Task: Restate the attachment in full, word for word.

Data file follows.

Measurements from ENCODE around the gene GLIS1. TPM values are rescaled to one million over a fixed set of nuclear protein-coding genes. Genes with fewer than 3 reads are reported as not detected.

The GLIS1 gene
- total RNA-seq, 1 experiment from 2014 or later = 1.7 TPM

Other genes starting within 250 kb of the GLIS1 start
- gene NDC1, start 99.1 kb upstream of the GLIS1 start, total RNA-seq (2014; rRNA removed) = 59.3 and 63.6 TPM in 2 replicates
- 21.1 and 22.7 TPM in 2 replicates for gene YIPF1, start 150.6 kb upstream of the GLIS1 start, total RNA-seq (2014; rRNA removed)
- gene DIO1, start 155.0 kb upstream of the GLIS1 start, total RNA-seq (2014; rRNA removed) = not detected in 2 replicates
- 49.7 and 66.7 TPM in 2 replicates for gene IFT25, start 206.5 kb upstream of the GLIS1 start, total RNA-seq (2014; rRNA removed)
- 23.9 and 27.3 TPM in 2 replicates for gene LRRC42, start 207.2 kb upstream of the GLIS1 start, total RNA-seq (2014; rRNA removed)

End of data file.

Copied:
Measurements from ENCODE around the gene GLIS1. TPM values are rescaled to one million over a fixed set of nuclear protein-coding genes. Genes with fewer than 3 reads are reported as not detected.

The GLIS1 gene
- total RNA-seq, 1 experiment from 2014 or later = 1.7 TPM

Other genes starting within 250 kb of the GLIS1 start
- gene NDC1, start 99.1 kb upstream of the GLIS1 start, total RNA-seq (2014; rRNA removed) = 59.3 and 63.6 TPM in 2 replicates
- 21.1 and 22.7 TPM in 2 replicates for gene YIPF1, start 150.6 kb upstream of the GLIS1 start, total RNA-seq (2014; rRNA removed)
- gene DIO1, start 155.0 kb upstream of the GLIS1 start, total RNA-seq (2014; rRNA removed) = not detected in 2 replicates
- 49.7 and 66.7 TPM in 2 replicates for gene IFT25, start 206.5 kb upstream of the GLIS1 start, total RNA-seq (2014; rRNA removed)
- 23.9 and 27.3 TPM in 2 replicates for gene LRRC42, start 207.2 kb upstream of the GLIS1 start, total RNA-seq (2014; rRNA removed)